Budget proposals for protecting road maintenance in Highland
13th February 2018
In recognition that roads are a high priority for communities in Highland the Administration at The Highland Council will be putting forward a budget on Thursday (15 February) that protects the budget for local roads.
Chair of the Environment, Development and Infrastructure Committee, Councillor Allan Henderson said: "We have nearly 7,000 kilometres of roads in the Highlands and this network is vital to our rural communities and lifeline services. Every penny invested in maintaining this critical network also helps to support our tourism and business economy as well as improve connectivity for everyone in the Highlands. This is why the budget we are proposing protects spending on roads and will allow us to drive forward continued improvement to the network.
He added: "This winter we have faced challenges due to the ice, snow and low temperatures. This has meant that our roads team have only been able to undertake temporary pot-hole repairs using cold tar. They will continue undertaking as many of these as they can while also carry out winter gritting duties. However our programme of planned pot hole repairs and other road maintenance works will start in March when the weather improves and there are no frosts.
I urge motorists to report potholes using the online ‘potholes' form on the council's website www.highland.gov.uk/report so that we can plan and prioritise the most urgent repairs."
The public is being asked for its views on proposals by The Highland Council to review the maximum level of charges for the hire of taxis or private hire cars fitted with taxi meters operating under licence of The Highland Council. The Council has a statutory duty in terms of Section 17 of the Civic Government (Scotland) Act 1982 to review its scales for the fares and other taxi related charges every 18 months.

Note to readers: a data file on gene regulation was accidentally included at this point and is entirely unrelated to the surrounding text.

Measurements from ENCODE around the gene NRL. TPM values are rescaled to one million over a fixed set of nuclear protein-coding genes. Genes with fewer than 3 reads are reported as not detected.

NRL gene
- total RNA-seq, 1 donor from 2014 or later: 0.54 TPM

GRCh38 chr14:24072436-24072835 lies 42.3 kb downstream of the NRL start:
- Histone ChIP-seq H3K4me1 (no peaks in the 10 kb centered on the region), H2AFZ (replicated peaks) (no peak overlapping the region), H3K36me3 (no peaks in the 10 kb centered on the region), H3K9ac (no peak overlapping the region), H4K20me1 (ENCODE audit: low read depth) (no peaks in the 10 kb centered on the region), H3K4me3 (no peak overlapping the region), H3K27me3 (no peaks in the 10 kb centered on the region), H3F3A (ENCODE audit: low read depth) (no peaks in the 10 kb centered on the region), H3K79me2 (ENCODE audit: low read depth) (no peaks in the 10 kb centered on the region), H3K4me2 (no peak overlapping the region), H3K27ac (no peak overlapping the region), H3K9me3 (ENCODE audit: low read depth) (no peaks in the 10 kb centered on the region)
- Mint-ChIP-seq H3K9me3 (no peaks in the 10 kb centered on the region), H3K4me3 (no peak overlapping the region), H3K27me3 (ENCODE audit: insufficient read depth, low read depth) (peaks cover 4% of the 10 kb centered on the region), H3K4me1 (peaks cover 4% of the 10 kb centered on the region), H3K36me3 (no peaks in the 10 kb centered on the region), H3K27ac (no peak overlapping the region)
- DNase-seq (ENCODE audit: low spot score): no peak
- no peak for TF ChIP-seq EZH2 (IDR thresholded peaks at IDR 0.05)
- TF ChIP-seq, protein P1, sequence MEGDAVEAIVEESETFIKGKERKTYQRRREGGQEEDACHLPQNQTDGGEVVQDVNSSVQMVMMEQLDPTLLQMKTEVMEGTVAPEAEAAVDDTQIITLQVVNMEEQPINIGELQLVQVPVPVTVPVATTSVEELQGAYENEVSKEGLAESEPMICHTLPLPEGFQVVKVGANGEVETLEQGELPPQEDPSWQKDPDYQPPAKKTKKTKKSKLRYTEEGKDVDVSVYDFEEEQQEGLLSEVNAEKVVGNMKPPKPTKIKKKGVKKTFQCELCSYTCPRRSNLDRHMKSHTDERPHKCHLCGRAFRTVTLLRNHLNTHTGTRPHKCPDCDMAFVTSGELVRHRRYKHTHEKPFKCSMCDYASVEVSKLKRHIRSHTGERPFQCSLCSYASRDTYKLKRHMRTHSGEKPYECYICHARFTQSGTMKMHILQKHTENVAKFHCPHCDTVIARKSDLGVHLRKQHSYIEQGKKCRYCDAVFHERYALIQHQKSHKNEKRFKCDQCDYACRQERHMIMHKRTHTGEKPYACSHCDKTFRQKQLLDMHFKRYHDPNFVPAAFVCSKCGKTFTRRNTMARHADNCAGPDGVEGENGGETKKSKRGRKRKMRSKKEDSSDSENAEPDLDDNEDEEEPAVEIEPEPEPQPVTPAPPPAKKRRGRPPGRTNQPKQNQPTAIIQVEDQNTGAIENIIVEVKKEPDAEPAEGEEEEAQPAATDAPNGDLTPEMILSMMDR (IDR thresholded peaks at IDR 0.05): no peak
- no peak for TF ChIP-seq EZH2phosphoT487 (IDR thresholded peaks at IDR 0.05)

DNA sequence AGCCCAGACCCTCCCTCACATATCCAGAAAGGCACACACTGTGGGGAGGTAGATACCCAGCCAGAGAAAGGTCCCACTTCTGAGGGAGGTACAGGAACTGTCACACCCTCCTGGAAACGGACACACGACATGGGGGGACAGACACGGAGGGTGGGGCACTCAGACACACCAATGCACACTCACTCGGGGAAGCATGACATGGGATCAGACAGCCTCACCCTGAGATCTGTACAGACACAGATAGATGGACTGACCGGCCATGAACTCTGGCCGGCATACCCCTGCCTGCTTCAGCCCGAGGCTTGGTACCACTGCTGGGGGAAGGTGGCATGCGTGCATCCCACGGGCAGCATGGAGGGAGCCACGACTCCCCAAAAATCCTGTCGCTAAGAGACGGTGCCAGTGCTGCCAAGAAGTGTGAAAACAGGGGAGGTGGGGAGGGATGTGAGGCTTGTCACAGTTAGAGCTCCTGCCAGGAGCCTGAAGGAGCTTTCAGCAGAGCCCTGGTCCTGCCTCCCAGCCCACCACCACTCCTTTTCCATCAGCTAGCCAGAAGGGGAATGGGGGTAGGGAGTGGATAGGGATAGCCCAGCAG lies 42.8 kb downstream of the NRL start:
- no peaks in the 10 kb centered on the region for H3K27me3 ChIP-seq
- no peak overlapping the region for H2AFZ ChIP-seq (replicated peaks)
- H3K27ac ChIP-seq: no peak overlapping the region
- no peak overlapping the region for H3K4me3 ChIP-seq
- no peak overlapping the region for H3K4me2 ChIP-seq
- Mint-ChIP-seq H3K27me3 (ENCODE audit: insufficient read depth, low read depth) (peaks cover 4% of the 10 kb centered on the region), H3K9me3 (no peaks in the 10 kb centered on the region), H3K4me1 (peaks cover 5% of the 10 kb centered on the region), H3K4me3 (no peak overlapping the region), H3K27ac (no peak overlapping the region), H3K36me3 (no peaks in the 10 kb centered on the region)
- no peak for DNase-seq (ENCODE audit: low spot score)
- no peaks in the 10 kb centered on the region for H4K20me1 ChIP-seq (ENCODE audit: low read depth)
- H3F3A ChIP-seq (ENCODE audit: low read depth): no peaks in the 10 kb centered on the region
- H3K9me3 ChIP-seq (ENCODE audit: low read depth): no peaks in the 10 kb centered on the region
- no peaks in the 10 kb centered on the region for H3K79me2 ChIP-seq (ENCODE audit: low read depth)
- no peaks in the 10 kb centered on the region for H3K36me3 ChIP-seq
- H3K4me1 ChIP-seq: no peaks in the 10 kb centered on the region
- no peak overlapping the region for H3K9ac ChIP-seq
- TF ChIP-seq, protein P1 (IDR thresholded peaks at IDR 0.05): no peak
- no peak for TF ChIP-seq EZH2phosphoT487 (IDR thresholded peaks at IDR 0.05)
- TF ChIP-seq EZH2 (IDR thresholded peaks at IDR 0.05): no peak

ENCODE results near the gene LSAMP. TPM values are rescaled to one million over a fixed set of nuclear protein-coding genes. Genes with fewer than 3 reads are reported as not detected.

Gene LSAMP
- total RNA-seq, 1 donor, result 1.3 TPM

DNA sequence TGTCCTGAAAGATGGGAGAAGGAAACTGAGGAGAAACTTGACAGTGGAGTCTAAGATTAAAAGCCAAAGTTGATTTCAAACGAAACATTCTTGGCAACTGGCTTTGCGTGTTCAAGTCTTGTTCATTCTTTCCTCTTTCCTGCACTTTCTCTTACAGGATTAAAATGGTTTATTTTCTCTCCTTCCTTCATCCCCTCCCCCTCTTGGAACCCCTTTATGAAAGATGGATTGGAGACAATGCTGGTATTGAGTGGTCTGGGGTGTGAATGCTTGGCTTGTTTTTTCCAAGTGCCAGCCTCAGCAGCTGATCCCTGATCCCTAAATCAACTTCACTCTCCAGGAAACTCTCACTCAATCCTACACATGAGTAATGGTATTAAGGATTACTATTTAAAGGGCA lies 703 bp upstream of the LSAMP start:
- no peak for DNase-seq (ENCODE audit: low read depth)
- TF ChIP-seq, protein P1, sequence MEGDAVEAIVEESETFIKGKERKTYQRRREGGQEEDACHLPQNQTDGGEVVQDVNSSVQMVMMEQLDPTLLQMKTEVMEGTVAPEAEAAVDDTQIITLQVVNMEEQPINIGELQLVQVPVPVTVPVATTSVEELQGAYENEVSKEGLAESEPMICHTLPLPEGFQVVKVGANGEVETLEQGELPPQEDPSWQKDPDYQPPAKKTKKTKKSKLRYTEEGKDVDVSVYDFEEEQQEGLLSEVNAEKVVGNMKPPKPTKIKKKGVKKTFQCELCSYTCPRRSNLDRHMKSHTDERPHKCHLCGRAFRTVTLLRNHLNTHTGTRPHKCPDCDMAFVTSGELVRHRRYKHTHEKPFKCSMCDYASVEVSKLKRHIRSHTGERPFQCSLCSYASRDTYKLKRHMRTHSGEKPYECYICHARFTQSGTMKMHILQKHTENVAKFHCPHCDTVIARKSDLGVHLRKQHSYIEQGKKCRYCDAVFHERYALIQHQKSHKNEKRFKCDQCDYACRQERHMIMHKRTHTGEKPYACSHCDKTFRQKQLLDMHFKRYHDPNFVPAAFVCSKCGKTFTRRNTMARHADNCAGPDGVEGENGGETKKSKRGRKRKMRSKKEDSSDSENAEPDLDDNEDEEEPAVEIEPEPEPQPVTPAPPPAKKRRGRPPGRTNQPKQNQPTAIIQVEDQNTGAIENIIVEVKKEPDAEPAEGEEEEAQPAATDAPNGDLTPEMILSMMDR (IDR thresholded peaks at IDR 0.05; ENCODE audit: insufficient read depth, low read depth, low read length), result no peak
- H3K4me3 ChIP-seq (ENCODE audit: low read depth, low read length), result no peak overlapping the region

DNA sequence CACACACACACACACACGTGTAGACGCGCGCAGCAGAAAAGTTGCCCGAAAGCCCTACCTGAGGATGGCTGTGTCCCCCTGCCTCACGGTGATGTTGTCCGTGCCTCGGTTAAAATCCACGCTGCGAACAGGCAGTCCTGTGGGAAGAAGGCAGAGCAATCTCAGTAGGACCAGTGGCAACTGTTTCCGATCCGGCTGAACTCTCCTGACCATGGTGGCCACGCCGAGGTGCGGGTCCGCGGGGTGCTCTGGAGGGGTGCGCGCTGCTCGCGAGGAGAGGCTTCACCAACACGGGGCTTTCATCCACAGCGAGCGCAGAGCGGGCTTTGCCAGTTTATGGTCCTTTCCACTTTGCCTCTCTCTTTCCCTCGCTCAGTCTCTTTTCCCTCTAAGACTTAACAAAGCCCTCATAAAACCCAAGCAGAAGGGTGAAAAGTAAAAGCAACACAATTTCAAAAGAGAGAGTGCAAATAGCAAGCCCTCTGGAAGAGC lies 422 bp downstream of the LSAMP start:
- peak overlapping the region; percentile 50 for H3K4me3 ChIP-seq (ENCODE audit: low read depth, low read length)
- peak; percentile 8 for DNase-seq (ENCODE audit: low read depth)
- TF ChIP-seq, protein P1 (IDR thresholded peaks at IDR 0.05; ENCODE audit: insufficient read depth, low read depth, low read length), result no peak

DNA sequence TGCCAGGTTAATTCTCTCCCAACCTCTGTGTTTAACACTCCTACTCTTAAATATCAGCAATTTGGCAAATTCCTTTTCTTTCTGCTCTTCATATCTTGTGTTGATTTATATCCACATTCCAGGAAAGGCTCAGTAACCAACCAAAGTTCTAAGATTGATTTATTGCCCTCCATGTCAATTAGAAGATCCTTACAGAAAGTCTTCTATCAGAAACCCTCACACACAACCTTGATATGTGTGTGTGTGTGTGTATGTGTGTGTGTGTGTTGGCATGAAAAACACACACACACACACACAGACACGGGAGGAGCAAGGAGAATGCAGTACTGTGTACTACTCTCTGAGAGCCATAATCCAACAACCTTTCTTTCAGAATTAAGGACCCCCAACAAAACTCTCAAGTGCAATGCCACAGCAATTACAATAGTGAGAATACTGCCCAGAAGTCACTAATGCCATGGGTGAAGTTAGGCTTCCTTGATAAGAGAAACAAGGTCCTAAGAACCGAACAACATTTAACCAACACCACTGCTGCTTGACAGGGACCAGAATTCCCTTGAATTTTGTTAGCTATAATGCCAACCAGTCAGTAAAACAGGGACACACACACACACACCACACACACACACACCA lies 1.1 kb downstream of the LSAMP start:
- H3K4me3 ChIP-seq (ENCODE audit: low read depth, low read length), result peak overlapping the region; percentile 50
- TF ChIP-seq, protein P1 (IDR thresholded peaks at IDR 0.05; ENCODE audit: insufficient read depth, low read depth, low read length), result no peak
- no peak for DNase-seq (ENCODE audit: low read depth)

A report published today by the local authority spending watchdog looks at how councils are using the estimated 130 ALEOs (arms-length external organisations) in Scotland, which have an annual spend of more than £1.3 billion, and the impact they are making. ALEOs can take many forms - such as companies, community organisations or charities.
Members of The Highland Council's Environment, Development and Infrastructure Committee have given their backing to new shop front guidance aimed at ensuring high quality designs for traditional, replacement and new shopfronts throughout the Highlands. The Guidance sets out general principles for repair, reinstatement and replacement of shopfronts, as well as general principles for new shopfronts in new development.
Councillor Matthew Reiss, who represents the Thurso and Northwest Caithness Ward, has been elected as Chairman of The Highland Council's Caithness Committee. He takes over from Councillor Donnie Mackay who has held the role since June 2017.
Members of the Caithness Committee have on Wednesday 16th May 2018 approved the Council's 2018/19 structural maintenance programmes for roads in the area for the coming year which reflects both the strategic network and the importance attached to local roads by rural communities. The revenue budget for road maintenance activities in Caithness for 18/19 is £1.214M of which £0.539M is allocated for winter maintenance with a further capital budget of £0.785M The Highland Council's allocation to areas for structural road maintenance is based on the results of the annual Scottish Road Maintenance Condition Survey, safety inspections, service inspections and input from local members.
The Highland Council remains on track to deliver much-needed affordable homes across the Highlands as recent figures produced show all new home completions in Highland are on the up. In its Strategic Housing Plan 2018-2023 the Council has a pledge to approve a minimum of 500 units each year of which 70% will be for affordable rent and 30% for low cost home ownership.
AVIEMORE now has access to free WIFI in and around the centre of the town thanks to a project led by the Highland Council and funded by the Inverness and Highland City-Region Deal. The free WiFi, called "High-Fi", is aimed at stimulating economic growth and will increase digital inclusion across the Highlands.
The Highland Council has considered Audit Scotland's report on Local Government in Scotland, Challenges & Performance 2018. Audit Scotland recognises that councils will continue to face difficult decisions with limited resources.
The work of the Redesign Board has been considered by Council today. The Redesign Board is fundamentally changing the way the council does things.
The annual Local Scrutiny Plan (LSP) 2018/19 for Highland Council was considered by Council today (10 May 2018). The plan is based on a shared risk assessment undertaken by representatives of all the scrutiny bodies who engage with the council and shows no additional scrutiny is required of the Council during 2018/19.
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